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Center for Labor Research and Education

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The market for local health plans is getting bigger

Zocalo Public Square

Part of Zocalo Public Square’s discussion: “Is Local Healthcare Better Healthcare?”

 
Local providers’ participation in Medi-Cal is more critical than ever—in part because more than 1 million new Medi-Cal enrollees are predicted under the Affordable Care Act, and because those enrollees will significantly increase the number of people in locally based county-affiliated plans (such as L.A. Care).

The California market for individuals signing up for healthcare on their own, without a group plan, is predicted to double in size by 2019 because of new subsidies for purchasing private coverage, the ban on denying coverage based on pre-existing conditions, and the requirement that individuals have coverage or pay a penalty. This growth creates an opportunity for local health plans to increase enrollment.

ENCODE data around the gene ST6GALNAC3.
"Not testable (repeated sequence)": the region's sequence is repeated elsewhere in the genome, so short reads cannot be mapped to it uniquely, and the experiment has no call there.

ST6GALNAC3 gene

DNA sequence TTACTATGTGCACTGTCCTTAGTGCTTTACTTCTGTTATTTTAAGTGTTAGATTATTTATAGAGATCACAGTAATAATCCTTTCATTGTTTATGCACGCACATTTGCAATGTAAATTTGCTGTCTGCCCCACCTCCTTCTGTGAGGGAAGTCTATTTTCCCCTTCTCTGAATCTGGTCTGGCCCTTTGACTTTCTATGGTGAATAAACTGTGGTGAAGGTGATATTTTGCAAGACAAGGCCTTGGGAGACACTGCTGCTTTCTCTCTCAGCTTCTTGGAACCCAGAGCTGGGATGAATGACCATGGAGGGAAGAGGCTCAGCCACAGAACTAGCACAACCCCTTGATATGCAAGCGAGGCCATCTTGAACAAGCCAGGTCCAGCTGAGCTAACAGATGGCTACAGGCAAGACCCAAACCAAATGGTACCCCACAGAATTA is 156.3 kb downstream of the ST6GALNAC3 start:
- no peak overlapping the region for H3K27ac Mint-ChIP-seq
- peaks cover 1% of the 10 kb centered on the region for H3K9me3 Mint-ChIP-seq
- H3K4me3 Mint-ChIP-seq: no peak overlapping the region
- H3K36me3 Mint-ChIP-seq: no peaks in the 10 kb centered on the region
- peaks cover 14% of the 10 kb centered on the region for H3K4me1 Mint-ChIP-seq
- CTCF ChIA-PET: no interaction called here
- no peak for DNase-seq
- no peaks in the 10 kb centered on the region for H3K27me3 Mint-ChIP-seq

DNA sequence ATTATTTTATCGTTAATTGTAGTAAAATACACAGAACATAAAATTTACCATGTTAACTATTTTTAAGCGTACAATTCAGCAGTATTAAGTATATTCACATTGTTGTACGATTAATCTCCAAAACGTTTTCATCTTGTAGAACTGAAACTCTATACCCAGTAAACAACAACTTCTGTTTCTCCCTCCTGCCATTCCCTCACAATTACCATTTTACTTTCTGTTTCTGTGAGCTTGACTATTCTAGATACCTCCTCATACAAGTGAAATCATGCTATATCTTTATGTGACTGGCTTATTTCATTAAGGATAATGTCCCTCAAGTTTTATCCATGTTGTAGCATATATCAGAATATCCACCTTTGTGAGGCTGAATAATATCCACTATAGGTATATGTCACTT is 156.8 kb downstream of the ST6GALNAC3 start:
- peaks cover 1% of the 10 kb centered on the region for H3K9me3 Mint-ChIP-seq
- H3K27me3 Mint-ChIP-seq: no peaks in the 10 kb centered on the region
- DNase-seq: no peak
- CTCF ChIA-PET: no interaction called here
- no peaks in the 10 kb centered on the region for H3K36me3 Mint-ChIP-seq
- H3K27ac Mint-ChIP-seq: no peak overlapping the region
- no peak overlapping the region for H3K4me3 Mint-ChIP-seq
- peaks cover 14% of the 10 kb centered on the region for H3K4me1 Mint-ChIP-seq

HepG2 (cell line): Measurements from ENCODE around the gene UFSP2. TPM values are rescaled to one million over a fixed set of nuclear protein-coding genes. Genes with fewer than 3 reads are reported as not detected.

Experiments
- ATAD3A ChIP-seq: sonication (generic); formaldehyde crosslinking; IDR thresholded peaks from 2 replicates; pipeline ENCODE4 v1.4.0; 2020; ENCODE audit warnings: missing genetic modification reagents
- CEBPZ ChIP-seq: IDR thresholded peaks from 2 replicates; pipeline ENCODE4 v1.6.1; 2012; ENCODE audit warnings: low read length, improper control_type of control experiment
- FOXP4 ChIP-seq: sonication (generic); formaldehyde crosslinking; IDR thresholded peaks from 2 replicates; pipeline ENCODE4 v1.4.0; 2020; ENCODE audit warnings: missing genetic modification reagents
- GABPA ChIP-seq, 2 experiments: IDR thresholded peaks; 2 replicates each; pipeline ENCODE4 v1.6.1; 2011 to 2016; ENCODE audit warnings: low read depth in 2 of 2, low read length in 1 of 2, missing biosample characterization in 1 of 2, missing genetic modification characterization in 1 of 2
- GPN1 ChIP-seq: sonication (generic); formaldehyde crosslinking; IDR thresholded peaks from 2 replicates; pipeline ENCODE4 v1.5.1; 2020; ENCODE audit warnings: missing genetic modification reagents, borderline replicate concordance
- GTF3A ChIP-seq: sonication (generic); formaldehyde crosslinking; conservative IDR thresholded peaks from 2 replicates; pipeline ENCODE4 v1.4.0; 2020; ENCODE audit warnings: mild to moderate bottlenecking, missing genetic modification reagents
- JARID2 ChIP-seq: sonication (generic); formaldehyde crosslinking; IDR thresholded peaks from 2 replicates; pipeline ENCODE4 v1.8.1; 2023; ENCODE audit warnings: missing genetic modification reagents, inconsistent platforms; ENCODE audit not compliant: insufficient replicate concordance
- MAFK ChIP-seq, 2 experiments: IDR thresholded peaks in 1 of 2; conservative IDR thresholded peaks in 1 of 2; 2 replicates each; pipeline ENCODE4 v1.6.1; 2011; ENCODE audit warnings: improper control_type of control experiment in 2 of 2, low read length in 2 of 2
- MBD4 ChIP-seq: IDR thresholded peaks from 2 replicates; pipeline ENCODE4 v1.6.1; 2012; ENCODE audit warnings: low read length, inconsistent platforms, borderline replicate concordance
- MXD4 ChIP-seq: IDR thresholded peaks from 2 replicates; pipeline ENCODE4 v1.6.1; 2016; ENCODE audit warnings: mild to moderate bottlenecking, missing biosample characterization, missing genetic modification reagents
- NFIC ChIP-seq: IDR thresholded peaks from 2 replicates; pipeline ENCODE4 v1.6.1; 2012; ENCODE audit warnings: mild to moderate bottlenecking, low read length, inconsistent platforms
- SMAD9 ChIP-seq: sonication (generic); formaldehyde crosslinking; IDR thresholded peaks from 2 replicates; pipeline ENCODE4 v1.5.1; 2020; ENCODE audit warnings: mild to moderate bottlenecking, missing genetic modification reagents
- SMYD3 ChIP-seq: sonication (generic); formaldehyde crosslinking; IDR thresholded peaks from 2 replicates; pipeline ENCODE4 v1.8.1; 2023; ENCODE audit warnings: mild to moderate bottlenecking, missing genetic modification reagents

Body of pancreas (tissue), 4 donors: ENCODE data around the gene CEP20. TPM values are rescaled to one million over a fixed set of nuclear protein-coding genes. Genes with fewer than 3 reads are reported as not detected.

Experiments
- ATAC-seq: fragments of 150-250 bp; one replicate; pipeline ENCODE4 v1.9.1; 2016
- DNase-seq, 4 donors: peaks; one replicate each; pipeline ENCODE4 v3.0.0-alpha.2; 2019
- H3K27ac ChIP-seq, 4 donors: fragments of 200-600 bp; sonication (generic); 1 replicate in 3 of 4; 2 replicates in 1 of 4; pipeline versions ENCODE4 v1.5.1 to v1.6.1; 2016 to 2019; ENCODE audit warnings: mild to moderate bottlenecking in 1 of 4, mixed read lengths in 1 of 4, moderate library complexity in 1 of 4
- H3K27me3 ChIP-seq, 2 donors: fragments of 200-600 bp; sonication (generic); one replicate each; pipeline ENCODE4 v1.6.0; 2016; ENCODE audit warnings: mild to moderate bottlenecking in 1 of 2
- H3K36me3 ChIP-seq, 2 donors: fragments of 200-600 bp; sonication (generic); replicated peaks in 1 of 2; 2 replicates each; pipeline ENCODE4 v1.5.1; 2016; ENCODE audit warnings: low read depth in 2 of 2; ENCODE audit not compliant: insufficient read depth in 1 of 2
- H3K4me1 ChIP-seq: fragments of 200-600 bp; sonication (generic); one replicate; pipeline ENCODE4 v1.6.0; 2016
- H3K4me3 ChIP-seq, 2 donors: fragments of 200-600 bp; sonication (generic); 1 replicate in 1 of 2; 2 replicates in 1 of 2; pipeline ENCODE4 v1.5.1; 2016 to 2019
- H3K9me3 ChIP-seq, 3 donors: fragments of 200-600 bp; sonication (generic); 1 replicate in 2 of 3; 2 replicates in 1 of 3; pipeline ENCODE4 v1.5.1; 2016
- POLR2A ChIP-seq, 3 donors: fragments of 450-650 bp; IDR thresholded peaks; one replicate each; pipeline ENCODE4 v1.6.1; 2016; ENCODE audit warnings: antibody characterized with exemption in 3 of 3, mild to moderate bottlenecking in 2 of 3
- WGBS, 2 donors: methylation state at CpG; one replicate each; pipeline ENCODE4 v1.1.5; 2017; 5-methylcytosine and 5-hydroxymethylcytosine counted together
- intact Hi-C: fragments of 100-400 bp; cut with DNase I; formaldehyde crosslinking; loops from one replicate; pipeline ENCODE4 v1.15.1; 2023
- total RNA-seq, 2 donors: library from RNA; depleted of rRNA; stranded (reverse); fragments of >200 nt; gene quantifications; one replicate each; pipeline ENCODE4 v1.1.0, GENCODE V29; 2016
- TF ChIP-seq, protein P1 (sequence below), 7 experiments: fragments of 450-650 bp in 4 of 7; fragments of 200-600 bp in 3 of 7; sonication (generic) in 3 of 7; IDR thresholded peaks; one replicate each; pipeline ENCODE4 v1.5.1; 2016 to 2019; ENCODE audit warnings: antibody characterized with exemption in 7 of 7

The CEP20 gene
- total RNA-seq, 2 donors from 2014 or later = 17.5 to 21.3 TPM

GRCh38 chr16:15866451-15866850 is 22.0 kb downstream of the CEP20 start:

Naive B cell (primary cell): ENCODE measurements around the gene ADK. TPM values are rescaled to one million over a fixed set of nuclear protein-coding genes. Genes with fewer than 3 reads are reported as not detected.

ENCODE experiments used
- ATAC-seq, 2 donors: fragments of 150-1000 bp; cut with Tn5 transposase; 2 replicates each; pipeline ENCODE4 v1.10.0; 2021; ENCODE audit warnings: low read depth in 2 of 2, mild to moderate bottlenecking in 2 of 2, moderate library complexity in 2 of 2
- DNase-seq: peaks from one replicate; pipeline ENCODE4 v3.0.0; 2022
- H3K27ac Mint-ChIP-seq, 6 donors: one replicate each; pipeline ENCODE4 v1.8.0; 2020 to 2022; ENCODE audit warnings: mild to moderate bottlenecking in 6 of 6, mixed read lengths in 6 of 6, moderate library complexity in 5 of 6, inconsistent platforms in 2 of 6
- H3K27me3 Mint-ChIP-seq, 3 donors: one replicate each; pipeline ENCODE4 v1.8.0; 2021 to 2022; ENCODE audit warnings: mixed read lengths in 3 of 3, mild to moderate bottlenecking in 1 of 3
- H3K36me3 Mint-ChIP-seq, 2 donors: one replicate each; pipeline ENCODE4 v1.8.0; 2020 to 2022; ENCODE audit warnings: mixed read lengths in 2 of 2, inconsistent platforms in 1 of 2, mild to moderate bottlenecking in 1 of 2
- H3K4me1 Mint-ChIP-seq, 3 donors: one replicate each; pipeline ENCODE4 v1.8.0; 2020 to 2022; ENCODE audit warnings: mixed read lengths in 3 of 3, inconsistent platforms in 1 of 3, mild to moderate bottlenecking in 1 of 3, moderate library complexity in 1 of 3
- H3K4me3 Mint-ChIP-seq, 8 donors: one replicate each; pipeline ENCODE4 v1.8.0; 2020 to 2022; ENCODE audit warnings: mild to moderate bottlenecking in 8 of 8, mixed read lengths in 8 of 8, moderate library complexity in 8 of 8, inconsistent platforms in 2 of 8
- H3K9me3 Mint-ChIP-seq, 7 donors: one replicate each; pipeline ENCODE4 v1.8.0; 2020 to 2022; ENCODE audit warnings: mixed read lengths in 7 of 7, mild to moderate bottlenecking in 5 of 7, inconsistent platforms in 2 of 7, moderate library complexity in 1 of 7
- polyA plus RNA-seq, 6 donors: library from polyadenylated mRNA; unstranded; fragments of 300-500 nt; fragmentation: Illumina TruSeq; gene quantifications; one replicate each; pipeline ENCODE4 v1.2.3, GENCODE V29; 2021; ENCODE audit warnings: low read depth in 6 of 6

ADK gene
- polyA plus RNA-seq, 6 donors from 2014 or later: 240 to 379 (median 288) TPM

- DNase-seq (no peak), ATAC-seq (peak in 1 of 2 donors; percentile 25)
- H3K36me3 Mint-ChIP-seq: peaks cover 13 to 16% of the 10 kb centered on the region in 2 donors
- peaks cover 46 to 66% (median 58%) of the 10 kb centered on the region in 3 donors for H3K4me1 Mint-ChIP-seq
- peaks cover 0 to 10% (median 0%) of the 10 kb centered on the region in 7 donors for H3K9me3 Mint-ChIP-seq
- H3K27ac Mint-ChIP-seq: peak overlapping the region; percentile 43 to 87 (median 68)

Four big commercial insurers covered the vast majority of Covered California enrollees (94 percent), just like they did in the individual market in 2011 (91 percent). But the six local plans offered through Covered California in 2014 had somewhat higher market share (5 percent) than local plans had in the individual market in 2011 (2 percent). Chinese Community Health Plan had 28 percent Covered California market share in San Francisco, the highest of any local plan.

Covered California’s 2014 premiums were lower than experts predicted, and 2015 premiums grew at a lower rate than was typical pre-reform. These premiums partly reflect more limited provider networks in some Covered California plans, including Anthem and Blue Shield, compared to some of their job-based or individual market plans. Under narrower networks, some local providers may gain patients, while others may see fewer.

Over the next few years, enrollment trends will reveal consumers’ level of willingness to trade off provider choice with lower premiums. In the meantime, a California law (California Senate Bill 964) signed in September increases state oversight of individual market and Medi-Cal plans’ provider networks to help ensure adequacy and timely access to care.